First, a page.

Terrence Malick is one of the great enigmas of contemporary filmmaking, a shadowy figure whose towering reputation rests largely on a very small body of work. A visual stylist beyond compare, Malick emerged during the golden era of 1970s American movie-making, bringing to the screen a dreamlike, ethereal beauty countered by elliptical, ironic storytelling; resonant and mythic, his films illuminated themes of love and death with rare mastery, their indelible images distinguished by economy and precision.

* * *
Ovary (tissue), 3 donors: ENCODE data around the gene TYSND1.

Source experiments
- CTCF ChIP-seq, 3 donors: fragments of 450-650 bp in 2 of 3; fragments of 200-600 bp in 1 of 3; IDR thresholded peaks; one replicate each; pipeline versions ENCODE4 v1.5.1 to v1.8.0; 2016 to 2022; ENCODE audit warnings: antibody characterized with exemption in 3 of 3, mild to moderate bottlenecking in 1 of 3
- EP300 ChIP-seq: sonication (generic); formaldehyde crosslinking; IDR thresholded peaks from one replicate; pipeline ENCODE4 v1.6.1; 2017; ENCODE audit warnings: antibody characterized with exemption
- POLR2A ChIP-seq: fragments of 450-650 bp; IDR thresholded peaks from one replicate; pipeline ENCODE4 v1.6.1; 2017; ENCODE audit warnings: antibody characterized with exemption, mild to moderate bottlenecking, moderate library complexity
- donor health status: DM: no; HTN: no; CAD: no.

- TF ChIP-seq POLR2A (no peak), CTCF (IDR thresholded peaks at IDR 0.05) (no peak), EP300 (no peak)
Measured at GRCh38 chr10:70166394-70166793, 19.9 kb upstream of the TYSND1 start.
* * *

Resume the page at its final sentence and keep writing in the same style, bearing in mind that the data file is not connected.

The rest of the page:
Born in Waco, TX, on November 30, 1943, Malick spent many of his formative summers working as a farmhand, an experience upon which he would draw extensively in his films. Upon graduating from Harvard with a degree in philosophy, he entered Magdalen College in Oxford as a Rhodes scholar, but exited prior to completing his final thesis. On returning to the U.S., he became a freelance journalist, with his byline appearing in such publications as Life, Newsweek, and The New Yorker. While tenuring as a philosophy professor at M.I.T., Malick enrolled in a colleague's film course. In 1969, he was accepted into the first graduating class at the American Film Institute's Center for Advanced Studies, financing his studies by rewriting the screenplays for such films as Deadhead Miles (which did not see release until 1982), Dirty Harry, and Drive, He Said.